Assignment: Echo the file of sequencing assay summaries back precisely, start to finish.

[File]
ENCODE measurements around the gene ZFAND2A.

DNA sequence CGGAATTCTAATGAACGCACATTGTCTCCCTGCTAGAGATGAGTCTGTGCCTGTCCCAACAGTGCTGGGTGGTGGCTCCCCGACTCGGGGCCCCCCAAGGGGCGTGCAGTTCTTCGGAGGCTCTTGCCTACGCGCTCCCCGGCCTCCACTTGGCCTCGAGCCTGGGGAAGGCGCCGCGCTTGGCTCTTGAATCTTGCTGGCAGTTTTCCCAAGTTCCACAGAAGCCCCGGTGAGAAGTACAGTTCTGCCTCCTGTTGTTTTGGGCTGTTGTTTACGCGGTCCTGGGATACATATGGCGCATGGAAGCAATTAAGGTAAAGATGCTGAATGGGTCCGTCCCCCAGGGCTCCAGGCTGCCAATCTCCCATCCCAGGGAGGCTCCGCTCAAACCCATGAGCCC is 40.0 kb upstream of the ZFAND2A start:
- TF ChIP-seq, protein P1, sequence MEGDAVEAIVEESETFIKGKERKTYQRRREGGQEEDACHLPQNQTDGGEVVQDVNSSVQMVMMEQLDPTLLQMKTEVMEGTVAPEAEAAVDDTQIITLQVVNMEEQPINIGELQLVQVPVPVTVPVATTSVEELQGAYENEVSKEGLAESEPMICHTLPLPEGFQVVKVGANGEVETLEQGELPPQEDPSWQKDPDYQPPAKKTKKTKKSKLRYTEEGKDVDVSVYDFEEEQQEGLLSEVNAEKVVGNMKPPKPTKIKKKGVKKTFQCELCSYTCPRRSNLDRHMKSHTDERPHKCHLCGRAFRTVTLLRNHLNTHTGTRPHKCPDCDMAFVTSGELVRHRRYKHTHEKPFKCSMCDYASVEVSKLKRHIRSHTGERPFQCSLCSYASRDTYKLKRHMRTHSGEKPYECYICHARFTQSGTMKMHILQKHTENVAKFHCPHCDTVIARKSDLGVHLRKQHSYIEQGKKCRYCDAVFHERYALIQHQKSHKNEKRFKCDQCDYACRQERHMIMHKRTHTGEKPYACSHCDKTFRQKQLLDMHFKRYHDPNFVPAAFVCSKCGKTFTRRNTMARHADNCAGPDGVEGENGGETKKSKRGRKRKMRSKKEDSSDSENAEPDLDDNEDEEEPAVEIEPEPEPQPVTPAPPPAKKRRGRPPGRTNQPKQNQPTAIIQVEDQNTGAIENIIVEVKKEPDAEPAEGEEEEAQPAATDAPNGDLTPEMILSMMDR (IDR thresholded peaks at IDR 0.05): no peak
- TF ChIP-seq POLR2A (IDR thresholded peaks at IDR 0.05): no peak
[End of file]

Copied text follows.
ENCODE measurements around the gene ZFAND2A.

DNA sequence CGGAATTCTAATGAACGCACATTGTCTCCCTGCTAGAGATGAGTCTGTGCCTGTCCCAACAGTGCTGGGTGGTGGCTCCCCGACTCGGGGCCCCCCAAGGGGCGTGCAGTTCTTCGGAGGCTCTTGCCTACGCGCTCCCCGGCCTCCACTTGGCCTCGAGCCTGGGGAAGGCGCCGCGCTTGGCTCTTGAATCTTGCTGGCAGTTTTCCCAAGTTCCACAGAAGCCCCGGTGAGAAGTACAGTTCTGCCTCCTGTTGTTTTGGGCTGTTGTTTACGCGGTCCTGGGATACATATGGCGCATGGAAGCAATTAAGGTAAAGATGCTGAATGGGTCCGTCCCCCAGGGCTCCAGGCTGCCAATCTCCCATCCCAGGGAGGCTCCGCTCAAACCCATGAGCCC is 40.0 kb upstream of the ZFAND2A start:
- TF ChIP-seq, protein P1, sequence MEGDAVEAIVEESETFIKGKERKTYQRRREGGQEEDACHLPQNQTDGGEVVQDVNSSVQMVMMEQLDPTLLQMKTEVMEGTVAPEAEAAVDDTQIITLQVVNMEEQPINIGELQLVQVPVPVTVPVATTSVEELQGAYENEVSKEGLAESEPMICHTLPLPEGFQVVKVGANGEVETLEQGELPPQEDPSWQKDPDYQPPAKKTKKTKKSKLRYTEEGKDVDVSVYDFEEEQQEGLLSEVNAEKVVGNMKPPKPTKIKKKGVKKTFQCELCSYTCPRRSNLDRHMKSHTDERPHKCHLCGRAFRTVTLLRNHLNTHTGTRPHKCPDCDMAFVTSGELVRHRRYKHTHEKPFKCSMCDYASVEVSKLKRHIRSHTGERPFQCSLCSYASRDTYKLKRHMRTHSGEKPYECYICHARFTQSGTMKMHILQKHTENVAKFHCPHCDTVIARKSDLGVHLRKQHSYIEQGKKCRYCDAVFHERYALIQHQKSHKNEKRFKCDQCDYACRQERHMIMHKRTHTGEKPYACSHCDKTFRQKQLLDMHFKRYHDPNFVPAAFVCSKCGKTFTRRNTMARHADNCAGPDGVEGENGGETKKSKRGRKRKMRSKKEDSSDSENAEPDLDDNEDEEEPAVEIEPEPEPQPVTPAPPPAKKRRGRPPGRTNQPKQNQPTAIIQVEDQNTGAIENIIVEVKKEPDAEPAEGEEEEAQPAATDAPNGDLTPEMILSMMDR (IDR thresholded peaks at IDR 0.05): no peak
- TF ChIP-seq POLR2A (IDR thresholded peaks at IDR 0.05): no peak